Punk rockers, NYU students, and hipsters, rejoice. Target (NYSE:TGT) is coming to a neighborhood near you in Manhattan. The company known for its presence in suburban power centers and family oriented merchandise is invading the lower east side at Essex Crossing, near the on-ramp to the Williamsburg bridge.
The rollout will be an early test of Target's cachet in trendier urban settings, and is an important part of the company's strategy to transform itself for a world that is increasingly urban and digital.
The company signed a lease for 22,500 square feet on the second floor of the building, which is still under construction and will have rental apartments above and a Trader Joe's below. That Target is opening above a Trader Joe's is interesting, since Target is attempting to turn around its food business. My guess is that the grocery section will be absent from this smaller-format store.
The small store strategy
This marks one of five stores that Target plans to roll out over the next three years in New York. One planned opening will be across from the Herald's Square Macy's, signaling the company is unafraid of attacking the competition even as the entire industry seems to be in retreat. So far in 2017, the amount of retail closures has more than doubled from last year, and is on track to outpace even the 2008 recession.
While many retailers are going on defense, Target is investing through the cycle, opening up more smaller-format and urban stores such as the Essex Crossing store. The company is increasing its smaller-format store count from 32 to 130 over the next two years, in cities and on college campuses.
Target believes that having stores closer to the densely populated areas will help the company transition to a more e-commerce and volume-based retailer. The company believes its large store count in close proximity to much of the US population positions it well for an e-commerce model that will feature fast delivery times, as well as order online and pick up in-store within one hour. The company is combining these investments with price reductions in the hopes of creating more volume. Finally, many of Target's new stores will feature two entrances – one for people who wish to drop in and pick up things quickly, and another entrance for those who wish to shop in the store.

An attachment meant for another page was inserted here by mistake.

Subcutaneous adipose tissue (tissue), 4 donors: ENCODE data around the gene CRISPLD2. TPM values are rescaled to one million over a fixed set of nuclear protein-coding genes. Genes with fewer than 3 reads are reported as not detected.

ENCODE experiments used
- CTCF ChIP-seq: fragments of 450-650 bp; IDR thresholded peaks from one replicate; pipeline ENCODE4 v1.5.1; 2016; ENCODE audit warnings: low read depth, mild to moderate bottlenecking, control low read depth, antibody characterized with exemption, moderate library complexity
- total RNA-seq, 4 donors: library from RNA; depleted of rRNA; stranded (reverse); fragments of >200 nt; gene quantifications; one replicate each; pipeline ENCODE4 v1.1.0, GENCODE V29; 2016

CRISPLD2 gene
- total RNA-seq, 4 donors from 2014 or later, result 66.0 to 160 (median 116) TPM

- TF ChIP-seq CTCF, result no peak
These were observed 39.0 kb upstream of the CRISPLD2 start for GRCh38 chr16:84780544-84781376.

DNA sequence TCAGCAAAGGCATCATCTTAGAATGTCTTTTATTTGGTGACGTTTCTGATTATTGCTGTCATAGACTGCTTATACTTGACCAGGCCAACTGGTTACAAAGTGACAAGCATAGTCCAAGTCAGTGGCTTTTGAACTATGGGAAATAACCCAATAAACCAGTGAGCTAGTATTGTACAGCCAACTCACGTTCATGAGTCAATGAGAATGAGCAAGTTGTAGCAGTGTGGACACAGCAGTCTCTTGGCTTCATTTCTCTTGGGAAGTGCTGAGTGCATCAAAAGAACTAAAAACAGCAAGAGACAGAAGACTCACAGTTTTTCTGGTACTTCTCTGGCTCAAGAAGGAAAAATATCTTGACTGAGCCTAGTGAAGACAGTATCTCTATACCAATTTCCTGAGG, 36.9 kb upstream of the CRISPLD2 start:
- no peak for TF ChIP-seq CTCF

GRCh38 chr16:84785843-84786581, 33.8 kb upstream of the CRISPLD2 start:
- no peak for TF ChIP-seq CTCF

Basically, Target sees that it will have to go head-to-head with Amazon and Walmart, aggressive price-cutters with robust e-commerce platforms.
I happen to think that these bold moves from Target are the correct ones to make, though I'm not sure the company has a choice. It's being dragged into more ruthless competition, and while management may be making the correct moves, that is not a guarantee things will work out.
For one, rents and labor costs in urban centers are much higher than in the suburbs. Two, while cities are densely populated, there is also much more competition nearby. Target will not only have to be close to its customers, but also offer compelling services and value.
Even Wal-mart tried its hand at smaller-format stores, calling the segment Walmart Express, and could not make it work. The company sold the unit earlier this year. Moreover, Amazon is looking to open up its own brick-and-mortar stores in the future.
Target occupies an interesting niche in between the beaten-up apparel retailers and large-scale discounters such as Walmart and Amazon. With the new offensive strategy to attack urban environments, compete on price, and renovate into new store formats, the company is definitely trying to become more like the latter; however, success is far from certain, and other retailers have failed at similar transformations. Target may, in time, make for an interesting turnaround candidate, but investors wont' know for at least a few quarters whether the strategy is working or not. For now, I'm watching from the sidelines.